The United Kingdom has given its permission for doctors to create the country’s first ever “three-person” babies for two women at risk of passing on a genetic condition to their kids.
The cases involve women who have mitochondrial diseases, which pass from mother to child, and can be deadly, the BBC reports. Three-person babies are made using an advanced form of IVF involving a donor egg, the mother’ egg, and the father’s sperm.
Doctors at the Newcastle Fertility Centre are set to carry out the procedure, with approval from the UK Fertility Regulator, the Human Fertilisation and Embryology Authority (HFEA).
The women’s identities have not been revealed, but the HFEA committee meeting said that they both suffered from myoclonic epilepsy with ragged red fibers, or MERRF syndrome. The committee said that the approval came from the “considerable risk” that any children the women might have will carry the disease.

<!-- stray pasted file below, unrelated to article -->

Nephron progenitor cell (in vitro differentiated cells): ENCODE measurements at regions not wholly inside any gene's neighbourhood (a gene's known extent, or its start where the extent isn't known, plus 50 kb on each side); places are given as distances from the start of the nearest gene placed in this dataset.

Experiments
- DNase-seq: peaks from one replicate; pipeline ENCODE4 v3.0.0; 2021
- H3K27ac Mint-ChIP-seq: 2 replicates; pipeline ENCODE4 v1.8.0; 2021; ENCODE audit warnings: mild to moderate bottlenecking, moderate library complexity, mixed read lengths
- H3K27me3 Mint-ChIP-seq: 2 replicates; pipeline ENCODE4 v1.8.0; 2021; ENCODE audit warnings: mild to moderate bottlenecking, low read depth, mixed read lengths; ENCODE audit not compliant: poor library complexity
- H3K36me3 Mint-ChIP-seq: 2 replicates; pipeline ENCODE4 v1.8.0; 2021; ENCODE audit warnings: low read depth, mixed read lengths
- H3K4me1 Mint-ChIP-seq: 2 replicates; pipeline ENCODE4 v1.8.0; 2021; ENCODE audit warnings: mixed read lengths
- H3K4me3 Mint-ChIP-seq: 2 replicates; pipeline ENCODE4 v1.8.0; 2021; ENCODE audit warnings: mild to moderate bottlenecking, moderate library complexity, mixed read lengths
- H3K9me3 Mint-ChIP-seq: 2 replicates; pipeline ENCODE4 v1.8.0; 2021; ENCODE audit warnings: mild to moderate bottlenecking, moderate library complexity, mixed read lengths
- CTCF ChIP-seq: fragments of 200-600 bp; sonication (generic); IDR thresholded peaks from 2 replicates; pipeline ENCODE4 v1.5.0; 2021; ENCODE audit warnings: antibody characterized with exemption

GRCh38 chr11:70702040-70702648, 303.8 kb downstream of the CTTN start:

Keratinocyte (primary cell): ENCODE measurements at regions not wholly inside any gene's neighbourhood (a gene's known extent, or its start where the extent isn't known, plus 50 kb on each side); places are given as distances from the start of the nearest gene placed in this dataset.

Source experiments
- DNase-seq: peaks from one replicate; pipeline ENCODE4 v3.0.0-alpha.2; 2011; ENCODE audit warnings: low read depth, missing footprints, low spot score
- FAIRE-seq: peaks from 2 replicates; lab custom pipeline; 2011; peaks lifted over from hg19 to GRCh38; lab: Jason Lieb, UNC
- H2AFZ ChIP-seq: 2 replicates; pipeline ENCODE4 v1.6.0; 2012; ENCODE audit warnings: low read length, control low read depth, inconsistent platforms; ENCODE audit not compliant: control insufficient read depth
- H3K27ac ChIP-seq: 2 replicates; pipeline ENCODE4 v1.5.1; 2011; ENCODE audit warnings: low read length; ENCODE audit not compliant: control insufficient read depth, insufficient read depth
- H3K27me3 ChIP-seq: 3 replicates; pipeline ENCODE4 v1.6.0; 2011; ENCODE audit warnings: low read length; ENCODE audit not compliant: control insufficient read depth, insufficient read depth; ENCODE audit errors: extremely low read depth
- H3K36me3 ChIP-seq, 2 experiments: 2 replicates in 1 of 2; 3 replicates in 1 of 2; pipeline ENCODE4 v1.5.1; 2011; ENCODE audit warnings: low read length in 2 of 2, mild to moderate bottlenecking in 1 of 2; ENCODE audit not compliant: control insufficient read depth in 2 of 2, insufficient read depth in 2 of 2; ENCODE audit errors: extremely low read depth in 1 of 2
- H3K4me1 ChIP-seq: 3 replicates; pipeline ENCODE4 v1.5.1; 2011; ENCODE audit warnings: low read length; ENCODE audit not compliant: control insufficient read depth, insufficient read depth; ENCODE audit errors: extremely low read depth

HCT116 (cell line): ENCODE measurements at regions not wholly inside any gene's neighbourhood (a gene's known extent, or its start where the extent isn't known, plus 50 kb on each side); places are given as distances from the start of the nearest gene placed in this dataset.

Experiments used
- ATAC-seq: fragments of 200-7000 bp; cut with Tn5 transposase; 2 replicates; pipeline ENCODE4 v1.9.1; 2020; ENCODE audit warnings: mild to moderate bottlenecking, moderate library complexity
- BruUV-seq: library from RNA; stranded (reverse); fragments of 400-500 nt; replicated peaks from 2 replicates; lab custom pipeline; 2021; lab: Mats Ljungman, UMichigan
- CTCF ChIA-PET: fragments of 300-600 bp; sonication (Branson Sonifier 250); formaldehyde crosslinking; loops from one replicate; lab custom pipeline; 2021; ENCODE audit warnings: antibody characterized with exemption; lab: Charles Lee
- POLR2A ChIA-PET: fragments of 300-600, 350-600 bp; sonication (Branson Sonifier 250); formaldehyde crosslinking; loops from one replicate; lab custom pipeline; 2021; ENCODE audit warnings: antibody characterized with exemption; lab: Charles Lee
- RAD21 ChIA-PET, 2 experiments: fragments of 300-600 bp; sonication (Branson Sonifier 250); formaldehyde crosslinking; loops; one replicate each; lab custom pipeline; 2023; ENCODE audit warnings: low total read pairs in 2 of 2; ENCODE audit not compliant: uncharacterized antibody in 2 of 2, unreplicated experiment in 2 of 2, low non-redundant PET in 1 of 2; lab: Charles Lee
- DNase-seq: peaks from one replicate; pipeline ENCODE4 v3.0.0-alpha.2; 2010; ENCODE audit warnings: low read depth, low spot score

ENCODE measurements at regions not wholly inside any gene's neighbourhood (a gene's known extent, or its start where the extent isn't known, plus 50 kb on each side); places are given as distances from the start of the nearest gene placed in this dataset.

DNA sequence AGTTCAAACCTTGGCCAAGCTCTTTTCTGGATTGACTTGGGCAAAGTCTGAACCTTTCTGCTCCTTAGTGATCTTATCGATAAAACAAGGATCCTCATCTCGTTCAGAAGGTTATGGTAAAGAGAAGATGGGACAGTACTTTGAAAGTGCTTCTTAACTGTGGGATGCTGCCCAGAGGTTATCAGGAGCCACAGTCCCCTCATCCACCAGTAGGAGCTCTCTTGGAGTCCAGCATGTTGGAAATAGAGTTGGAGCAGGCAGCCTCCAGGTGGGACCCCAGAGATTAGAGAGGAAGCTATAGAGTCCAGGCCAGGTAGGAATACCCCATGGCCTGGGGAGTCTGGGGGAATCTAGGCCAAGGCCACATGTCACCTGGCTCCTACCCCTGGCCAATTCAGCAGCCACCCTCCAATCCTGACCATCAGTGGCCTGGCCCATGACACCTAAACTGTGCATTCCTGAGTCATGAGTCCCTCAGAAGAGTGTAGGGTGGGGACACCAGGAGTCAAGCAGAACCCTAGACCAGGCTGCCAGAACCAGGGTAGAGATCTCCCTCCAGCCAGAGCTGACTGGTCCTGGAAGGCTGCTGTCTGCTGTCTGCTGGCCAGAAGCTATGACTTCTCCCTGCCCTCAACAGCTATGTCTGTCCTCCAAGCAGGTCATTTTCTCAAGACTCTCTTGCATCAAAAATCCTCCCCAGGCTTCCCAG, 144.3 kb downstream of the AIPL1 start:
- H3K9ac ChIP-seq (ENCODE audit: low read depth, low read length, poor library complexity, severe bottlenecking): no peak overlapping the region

The HFEA must approve every clinic and every patient before such a procedure can happen. In March, the Newcastle Fertility Centre was the first institution in the country to receive a license for three-person babies. The center expects to conduct the procedure on around 25 couples each year.
This is not the first country in the world that has carried out this sort of revolutionary technique, however. In 2016, doctors in New York performed the procedure for a Jordanian couple in Mexico, and the baby is reportedly still healthy.
Sarah Norcross, director of the Progress Educational Trust, said that this move by the HFEA is the “latest milestone in seeking to help parents avoid passing on mitochondrial disease to their children.” “The pace at which these treatments are being rolled out may seem slow, but this highly regulated and measured approach will ensure the highest standards of treatment and follow-up research. Options which for many years have been tantalizingly out of reach to patients are now a step closer,” she added.